Susan would have released a follow-up by now if the virus hadn’t ruined those plans. The new album was ready to go but she explains she didn’t think it was right to press ahead with the release when the whole world had changed.
“Since coming home it feels like there’s this post and pre-life. I know that’s being very dramatic about it. It feels like it’s not as relevant as it was when I was embarking on this new tour so I decided to not release it.
“I’m just going to hold off and make sure that I’ve thought of it all within a new kind of surroundings before putting it out to the world.
“I’m listening to some of the songs and as much as I enjoy them I don’t hear my voice in the same way. Maybe there’s something new to be tapped into since the experience of all this that I would like to hear shine through on a body of work that I put out now.”
Susan credits her strict parents with starting her career as it was when she was not allowed to roam the mean streets of Ennis that she threw herself into music. She found that although her mother wouldn’t let her out at night, music could take her somewhere else.
“In my mam’s day hanging out around the shops was like you’re up to no good. She was like, ‘You can’t be just hanging around the place, what’s your reason? If you’re in the shop, you should be buying something. Otherwise you have no business in there’. I was like, ‘No, you hang out in shops, that’s what you do’.
“It’s funny, I never really remember deciding to do music. It just kind of happened. I think it was the only thing I was half decent at.
“Music was just transporting and I didn’t know anything else that could do that for you at that age. I could listen to a record and be somewhere else. You can just let the music take you on a brilliant friggin’ journey. That was a great thing to discover because I guess it helps you stay away from other mind-altering substances but it also just caught me and I was in it before I even knew what I was in.”
Susan began playing trumpet in the town’s brass band around the age of nine before picking up the guitar and joining the Ennis Gospel Choir in her early teens. It was the choir director who suggested she audition for You’re A Star.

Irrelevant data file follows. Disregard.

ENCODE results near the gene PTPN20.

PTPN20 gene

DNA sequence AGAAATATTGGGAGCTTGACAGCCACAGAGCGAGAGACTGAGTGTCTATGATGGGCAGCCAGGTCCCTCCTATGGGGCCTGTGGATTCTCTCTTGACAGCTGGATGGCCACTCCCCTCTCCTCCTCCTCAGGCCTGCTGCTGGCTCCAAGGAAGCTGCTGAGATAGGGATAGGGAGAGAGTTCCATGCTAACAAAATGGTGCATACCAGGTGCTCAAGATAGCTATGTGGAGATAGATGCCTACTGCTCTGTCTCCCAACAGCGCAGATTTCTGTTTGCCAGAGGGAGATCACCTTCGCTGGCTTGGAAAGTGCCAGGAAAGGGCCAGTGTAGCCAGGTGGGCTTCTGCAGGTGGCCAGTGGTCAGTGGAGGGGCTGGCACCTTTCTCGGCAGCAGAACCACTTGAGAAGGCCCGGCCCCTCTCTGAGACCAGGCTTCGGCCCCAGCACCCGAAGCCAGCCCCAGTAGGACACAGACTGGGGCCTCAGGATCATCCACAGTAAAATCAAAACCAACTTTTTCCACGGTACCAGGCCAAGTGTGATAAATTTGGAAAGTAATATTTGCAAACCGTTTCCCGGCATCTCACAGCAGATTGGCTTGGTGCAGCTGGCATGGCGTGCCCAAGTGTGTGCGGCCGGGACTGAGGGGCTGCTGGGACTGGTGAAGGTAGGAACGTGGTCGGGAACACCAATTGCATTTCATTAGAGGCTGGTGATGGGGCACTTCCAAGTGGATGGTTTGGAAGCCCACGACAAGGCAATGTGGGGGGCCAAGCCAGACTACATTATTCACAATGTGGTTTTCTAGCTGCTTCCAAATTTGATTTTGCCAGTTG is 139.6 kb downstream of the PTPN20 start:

In 2006 and at the age of 16 Susan was one of the series’ finalists which saw her singing live to the nation. This was also the same year that Kodaline, then known as 21 Demands, were on the show.
How does she look back on the experience? “I look back on it with red cheeks and a twisting gut saying, ‘Try to cringe less’. It was a bit frustrating for me because I suffered very badly from nerves and I never represented myself well. I used to get offstage and go, ‘I know I can sing better than this’.
“That was very infuriating but again a really good life lesson: The show is not always quite like the rehearsal and you have to learn those things. One minute you’re singing a song that sounds great and then next thing it’s lights, camera, action with lights making you sweat out of places you didn’t know exist.
“Then the pressure of three people to the side of the stage who are going to tear you to shreds seconds after it’s done.
“I was 16 so I was still subject to wanting to be really cool in school but that could destroy the little bit of street cred I had in fell swoop.”
Susan would exit the competition when she sang an original song rather than a cover.
“I got to the last ten and then said, ‘I can’t not represent myself properly anymore’. I sung my own song and apparently people don’t really vote for original music, or at least that’s what they told me. I got knocked out. As soon as that happened, I said, ‘Right, I’m going to college to learn music to figure out exactly how you do do this so that I will be able to handle anything that’s thrown my way in this field again’. That’s what I started to do and I’m still learning.”
And from school, Susan moved to Waterford to study music at WIT. She has also been known to sing backing vocals for Waterford act Propellor Palms and King Kong Company in addition to her own material.
How will Ireland’s live music bounce back from this unprecedented crisis? “There’s a lot of musicians in Ireland. There’s a song in the air everywhere you go. We’re so used to it, we almost take it for granted sometimes. You just assume there’s going to be tunes on in the pub when you go down. For that to be gone overnight is really devastating. It is sad.
“It’s upsetting and I think we have to get really smart about how we can reintroduce this to our lives because we need music. It’s not me as a musician being biased- It is, absolutely it is, I’m biased and I’m a musician- but we are music. It’s in us more than we can realise sometimes, it’s innate. We turn to music and we need it there. We’re going to need to find a way to bring it to people whether it’s outdoors, whether we need more outdoor gardens. It has to happen, I think.”